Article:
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In summer in particular, Germans like to congregate in beer gardens. Under a chestnut tree, you can always enjoy your cold beer and a snack you brought with some nice people...
Beer gardens developed in the 19th century. The higher risk of fire meant brewing was only allowed in winter. And to keep it cool all year long, the beer was then stored in cellars. The chestnut trees were planted to reduce the average temperatures. Soon, brewers found out that with benches beneath the trees, the whole thing was very gemütlich...
Before WWII, being a regular at a regulars’ table - playing cards, discussing politics and philosophy - even meant belonging to a high social stratum. Such regulars were doctors, mayors and pharmacists. Today, this is different. It’s all about friendship and conviviality (and, some say, populist diatribes).
A beer tent is fairly large and used at funfairs, say, or other such events for catering purposes. Some larger tents will even feature a wooden structure and separate toilets.
The biggest such tent can, of course, be found at the Oktoberfest. It accommodates 8,450 people and is called “Winzerer Fähndl“.
A rather funny feature in beer tents is that it may rain in there. The reason is condensed moisture up on the ceiling.
If you don’t want to embarrass yourself in a beer tent, read the Conviviality section and find out about the games played there.
The Oktoberfest in Munich, or “auf den Wiesn” (Theresienwiese), is the largest funfair anywhere. It was founded in 1810 and is visited by about 6 million people each and every year. But how did the first Oktoberfest come about?
It all started in 1810 on the occasion of Crown Prince Ludwig and Princess Theresa's wedding in Munich. On October 17, a horse race was to be held, which is why the large Theresienwiese was chosen. This is now deemed the beginning of it all.
The little sibling of the Münchener Wiesn is the Mannheimer Oktoberfest, which in terms of party feeling is in no way inferior. On the contrary: the people in Mannheim are even more enthusiastic and stand on their benches from the very beginning. But it is still all about quality as well.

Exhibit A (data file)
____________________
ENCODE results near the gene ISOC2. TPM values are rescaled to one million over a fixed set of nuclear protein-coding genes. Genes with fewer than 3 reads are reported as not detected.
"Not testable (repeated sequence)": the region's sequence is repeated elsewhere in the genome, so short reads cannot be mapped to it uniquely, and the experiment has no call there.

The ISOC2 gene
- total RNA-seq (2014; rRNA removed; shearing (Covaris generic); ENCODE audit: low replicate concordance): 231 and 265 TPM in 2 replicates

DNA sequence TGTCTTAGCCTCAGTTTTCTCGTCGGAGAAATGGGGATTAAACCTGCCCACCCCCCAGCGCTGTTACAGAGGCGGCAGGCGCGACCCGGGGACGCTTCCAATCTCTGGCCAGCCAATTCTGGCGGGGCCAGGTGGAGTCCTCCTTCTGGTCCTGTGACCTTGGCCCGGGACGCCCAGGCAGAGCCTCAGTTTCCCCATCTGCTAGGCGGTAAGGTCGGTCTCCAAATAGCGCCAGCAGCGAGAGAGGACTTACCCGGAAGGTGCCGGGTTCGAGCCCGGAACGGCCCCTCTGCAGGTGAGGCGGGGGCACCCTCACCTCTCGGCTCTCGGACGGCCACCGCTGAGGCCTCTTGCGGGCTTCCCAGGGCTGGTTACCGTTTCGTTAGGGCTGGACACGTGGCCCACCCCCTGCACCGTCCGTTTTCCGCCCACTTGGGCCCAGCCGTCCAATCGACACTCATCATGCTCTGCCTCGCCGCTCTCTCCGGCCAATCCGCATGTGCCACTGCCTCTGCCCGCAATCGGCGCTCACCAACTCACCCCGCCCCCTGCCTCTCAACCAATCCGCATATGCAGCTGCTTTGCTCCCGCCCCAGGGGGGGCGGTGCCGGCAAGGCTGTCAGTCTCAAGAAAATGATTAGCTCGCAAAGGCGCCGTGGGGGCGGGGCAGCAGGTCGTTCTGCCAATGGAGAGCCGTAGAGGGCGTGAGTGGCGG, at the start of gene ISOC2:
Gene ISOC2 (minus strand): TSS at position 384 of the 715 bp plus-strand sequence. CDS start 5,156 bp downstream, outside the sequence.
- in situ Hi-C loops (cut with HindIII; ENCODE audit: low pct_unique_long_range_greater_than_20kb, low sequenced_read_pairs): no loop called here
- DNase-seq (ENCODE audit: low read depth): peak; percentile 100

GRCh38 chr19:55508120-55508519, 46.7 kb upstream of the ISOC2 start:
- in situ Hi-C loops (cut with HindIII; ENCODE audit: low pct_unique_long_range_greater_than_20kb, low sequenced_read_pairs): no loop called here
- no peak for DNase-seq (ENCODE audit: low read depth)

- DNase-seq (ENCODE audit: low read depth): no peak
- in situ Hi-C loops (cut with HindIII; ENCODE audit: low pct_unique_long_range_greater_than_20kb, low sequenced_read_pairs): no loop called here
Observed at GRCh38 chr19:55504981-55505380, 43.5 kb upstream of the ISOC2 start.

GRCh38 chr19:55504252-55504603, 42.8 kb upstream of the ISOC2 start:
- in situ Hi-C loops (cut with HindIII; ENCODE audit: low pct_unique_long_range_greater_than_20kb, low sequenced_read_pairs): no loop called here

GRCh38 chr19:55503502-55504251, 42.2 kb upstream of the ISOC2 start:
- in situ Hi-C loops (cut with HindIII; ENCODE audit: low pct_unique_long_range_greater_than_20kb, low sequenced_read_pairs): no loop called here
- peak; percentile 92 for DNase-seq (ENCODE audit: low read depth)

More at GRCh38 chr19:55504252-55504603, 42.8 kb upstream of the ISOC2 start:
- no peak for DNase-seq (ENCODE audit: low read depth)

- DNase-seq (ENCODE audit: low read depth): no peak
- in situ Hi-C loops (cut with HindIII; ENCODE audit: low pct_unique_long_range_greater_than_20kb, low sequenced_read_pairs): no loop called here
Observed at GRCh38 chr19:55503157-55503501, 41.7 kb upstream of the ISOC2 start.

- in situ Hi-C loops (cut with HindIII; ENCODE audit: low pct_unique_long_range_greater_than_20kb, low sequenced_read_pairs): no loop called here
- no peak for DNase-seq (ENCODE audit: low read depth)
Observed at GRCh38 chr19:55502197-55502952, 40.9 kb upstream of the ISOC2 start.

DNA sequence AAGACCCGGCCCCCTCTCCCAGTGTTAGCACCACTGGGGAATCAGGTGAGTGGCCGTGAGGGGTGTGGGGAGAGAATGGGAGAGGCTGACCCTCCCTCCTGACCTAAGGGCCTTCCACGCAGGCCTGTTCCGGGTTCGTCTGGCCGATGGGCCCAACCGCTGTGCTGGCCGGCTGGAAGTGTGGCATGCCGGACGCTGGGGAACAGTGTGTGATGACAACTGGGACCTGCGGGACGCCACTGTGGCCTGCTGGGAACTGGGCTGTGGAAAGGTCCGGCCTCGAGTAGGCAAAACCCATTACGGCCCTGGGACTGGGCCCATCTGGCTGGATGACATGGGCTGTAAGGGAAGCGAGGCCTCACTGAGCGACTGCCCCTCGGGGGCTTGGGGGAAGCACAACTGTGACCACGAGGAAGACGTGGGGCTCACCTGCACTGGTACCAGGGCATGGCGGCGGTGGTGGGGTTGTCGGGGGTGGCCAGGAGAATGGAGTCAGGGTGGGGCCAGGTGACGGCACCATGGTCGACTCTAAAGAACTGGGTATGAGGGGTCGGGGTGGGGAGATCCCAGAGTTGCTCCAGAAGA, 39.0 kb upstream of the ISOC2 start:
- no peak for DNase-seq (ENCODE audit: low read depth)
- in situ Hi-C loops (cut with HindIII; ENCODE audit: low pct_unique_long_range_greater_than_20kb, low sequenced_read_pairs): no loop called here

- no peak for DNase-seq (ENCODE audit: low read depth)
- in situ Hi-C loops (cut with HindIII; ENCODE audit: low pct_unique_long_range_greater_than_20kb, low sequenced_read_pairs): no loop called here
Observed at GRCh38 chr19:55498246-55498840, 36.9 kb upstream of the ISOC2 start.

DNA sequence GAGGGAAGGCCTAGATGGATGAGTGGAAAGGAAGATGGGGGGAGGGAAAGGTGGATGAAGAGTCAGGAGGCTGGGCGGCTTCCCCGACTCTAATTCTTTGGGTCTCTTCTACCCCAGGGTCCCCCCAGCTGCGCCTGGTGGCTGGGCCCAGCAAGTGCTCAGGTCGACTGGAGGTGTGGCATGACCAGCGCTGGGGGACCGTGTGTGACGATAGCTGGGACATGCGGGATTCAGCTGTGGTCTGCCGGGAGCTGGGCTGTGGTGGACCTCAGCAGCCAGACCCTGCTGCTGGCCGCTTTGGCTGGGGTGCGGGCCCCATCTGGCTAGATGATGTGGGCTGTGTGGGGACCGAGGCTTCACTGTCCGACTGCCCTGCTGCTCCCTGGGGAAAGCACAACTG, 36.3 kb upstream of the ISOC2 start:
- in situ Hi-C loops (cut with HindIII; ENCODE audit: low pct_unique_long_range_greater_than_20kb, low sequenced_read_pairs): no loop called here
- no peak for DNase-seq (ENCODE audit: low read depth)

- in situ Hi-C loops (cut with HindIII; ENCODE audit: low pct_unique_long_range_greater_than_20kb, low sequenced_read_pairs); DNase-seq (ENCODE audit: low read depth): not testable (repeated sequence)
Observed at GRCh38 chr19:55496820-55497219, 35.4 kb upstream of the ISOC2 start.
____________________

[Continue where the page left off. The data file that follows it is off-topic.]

This year, the tent has 24 tables less than last year and they all stand alone, so it’s much easier to take your seat and feel good and waiters have more space to navigate the tables too. With well-known Bavarian bands and an experienced team, we look forward to the Oktoberfest 2016 in Mannheim.
Eichbaum beer’s exceptional quality cannot only be told by its taste but also by its certificates. The Deutsche Landwirtschaftsgesellschaft e.V. (German Agricultural Society) DLG) is one of the most important food-rating organisations, whose beer tests attest to Eichbaum’s quality and its corporate culture. And the International Food Standard (IFS) annually confirms.
Most important in brewing is the combination of tradition and technology. After all, beer has been produced from four ingredients in accordance with the German Purity Law for five centuries now: malt, hops, yeasts and water. The balance between traditional brewing and state-of-the art technology makes Eichbaum brew beer that is not only unique but also of top quality – a real market leader...
Eichbaum was founded in 1679 as a small brewpub, and while the exact location changed, its domicile has always been Mannheim. Its traditional art of brewing in accordance with the German Purity Law dated 1516 guarantees Eichbaum beers’ top quality – since 1679.
Experience more than 335 years of brewing live! See how crystal-clear water and select regional ingredients are turned into prize-winning Eichbaum beer specialities. And conclude the 3h-tour with a nice little snack and two of your favourite beers from our historic cellar. Or check it out here and now on a virtual tour.